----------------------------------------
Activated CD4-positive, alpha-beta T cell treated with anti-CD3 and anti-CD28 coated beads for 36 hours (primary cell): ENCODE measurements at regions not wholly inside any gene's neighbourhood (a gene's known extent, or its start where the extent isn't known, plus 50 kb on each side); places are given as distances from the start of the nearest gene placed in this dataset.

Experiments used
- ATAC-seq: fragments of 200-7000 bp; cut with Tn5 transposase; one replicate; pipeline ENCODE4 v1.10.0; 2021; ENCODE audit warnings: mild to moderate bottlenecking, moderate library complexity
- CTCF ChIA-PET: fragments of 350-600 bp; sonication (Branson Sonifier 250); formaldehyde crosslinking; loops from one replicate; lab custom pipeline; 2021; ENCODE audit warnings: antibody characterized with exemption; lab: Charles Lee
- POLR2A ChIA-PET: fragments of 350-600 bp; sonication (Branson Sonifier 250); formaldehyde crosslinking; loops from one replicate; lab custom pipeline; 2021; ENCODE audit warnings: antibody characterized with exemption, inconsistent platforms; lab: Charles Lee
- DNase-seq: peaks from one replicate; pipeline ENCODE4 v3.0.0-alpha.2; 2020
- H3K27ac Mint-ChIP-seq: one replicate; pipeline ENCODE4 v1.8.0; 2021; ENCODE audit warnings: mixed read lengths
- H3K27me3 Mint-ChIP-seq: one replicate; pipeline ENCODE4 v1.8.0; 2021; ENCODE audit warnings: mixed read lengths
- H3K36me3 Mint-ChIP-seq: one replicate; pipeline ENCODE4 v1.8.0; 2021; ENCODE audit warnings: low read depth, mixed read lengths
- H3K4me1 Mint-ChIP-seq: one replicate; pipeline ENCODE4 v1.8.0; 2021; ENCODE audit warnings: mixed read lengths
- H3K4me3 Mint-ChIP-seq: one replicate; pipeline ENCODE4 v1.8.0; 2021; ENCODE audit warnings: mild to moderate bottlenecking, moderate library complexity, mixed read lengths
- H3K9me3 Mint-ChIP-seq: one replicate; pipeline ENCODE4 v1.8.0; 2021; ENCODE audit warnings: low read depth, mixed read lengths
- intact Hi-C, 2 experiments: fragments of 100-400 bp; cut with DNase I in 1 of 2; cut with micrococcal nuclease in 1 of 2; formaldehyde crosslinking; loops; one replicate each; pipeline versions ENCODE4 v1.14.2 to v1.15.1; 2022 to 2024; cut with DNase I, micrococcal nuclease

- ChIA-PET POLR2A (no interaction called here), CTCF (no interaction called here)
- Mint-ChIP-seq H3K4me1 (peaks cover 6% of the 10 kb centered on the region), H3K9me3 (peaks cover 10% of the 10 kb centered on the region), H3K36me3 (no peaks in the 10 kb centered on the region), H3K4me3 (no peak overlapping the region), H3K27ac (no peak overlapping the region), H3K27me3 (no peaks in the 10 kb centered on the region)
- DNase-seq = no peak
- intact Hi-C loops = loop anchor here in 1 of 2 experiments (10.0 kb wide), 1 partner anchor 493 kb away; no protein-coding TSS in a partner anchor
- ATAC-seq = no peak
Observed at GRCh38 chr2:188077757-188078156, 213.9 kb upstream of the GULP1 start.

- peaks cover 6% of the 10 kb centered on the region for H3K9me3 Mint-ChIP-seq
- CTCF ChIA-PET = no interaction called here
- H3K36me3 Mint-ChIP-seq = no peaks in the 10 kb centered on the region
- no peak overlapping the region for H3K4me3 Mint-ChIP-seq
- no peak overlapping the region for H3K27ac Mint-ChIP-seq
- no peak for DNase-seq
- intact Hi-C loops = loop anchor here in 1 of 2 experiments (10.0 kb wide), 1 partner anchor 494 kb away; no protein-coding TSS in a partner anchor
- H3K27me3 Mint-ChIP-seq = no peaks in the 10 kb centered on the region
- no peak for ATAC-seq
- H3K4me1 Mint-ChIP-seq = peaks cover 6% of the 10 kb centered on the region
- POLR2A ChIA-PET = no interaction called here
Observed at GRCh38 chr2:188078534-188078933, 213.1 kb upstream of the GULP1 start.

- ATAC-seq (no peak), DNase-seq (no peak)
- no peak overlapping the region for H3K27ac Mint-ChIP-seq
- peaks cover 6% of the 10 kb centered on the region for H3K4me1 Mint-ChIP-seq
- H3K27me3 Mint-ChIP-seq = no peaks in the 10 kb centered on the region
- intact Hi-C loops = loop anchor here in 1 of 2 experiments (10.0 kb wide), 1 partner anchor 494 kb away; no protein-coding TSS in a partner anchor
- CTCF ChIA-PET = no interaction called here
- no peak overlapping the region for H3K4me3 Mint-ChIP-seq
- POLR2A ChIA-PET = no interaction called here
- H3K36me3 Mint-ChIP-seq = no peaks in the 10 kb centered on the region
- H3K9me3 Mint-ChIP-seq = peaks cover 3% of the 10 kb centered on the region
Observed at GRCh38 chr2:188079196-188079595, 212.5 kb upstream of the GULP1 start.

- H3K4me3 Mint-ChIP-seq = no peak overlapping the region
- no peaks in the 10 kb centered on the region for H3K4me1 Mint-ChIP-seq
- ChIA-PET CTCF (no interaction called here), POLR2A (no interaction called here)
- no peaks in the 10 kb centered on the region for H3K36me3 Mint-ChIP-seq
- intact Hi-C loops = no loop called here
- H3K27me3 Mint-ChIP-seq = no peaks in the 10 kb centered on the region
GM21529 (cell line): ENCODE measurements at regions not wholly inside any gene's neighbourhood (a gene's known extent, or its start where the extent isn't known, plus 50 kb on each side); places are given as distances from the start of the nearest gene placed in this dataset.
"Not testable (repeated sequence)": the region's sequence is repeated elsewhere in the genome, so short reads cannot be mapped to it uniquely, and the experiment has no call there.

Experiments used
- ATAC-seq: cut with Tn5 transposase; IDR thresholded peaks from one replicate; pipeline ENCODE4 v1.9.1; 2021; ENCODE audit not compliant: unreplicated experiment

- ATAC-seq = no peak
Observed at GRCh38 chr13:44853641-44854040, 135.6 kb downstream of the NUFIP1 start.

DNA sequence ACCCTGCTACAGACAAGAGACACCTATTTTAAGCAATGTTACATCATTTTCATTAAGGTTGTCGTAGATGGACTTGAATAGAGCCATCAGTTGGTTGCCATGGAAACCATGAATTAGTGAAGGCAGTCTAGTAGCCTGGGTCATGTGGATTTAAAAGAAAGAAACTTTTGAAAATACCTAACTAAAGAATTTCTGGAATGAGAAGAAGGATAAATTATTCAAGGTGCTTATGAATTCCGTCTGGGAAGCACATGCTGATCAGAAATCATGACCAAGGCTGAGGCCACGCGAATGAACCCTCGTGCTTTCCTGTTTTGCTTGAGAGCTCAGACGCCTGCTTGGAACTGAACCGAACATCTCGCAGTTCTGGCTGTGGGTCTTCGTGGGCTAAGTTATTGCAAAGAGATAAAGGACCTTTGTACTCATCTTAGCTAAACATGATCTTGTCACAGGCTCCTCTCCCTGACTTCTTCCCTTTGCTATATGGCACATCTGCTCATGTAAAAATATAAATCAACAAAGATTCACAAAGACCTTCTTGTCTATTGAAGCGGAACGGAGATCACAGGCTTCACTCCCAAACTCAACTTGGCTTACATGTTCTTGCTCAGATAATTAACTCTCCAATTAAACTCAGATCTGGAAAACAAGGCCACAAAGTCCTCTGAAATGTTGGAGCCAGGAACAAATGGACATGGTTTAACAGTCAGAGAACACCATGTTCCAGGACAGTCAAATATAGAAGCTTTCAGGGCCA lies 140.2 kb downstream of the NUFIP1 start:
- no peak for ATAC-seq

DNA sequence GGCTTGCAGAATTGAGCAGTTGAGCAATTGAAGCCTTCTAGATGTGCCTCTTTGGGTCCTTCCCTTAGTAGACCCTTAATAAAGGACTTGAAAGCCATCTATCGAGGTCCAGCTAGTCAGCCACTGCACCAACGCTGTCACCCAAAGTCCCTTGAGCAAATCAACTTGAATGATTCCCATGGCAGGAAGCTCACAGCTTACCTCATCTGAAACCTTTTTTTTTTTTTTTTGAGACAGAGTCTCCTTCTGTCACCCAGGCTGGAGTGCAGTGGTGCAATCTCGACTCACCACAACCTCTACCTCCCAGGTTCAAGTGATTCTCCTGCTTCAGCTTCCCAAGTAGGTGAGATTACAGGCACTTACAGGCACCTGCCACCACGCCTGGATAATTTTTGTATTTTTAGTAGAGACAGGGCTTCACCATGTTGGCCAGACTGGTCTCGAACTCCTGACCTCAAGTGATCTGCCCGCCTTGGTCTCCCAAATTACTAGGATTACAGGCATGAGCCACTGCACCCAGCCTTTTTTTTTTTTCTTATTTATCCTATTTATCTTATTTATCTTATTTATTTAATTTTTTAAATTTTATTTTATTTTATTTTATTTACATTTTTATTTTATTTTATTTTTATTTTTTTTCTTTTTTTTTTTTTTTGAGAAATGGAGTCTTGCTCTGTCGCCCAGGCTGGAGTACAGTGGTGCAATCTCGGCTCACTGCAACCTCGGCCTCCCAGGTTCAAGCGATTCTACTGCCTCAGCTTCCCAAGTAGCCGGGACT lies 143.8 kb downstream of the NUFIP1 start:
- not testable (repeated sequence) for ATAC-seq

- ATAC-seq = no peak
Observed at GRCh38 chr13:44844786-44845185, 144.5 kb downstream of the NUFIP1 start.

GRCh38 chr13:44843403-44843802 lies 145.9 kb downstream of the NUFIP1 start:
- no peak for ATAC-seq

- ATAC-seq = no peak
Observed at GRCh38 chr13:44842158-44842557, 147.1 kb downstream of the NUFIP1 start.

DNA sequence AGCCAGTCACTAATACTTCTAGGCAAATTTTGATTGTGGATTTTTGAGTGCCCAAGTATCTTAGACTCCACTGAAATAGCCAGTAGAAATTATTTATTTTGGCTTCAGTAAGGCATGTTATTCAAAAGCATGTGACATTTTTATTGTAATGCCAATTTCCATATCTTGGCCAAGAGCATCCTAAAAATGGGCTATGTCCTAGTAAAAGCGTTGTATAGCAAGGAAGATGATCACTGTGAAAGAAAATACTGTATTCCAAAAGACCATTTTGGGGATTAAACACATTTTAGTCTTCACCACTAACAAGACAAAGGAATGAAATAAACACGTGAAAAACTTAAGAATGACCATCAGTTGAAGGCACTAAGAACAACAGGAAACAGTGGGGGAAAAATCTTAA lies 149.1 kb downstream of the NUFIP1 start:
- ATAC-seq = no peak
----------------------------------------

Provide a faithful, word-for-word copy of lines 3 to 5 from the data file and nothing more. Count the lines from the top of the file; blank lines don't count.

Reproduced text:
- ATAC-seq: fragments of 200-7000 bp; cut with Tn5 transposase; one replicate; pipeline ENCODE4 v1.10.0; 2021; ENCODE audit warnings: mild to moderate bottlenecking, moderate library complexity
- CTCF ChIA-PET: fragments of 350-600 bp; sonication (Branson Sonifier 250); formaldehyde crosslinking; loops from one replicate; lab custom pipeline; 2021; ENCODE audit warnings: antibody characterized with exemption; lab: Charles Lee
- POLR2A ChIA-PET: fragments of 350-600 bp; sonication (Branson Sonifier 250); formaldehyde crosslinking; loops from one replicate; lab custom pipeline; 2021; ENCODE audit warnings: antibody characterized with exemption, inconsistent platforms; lab: Charles Lee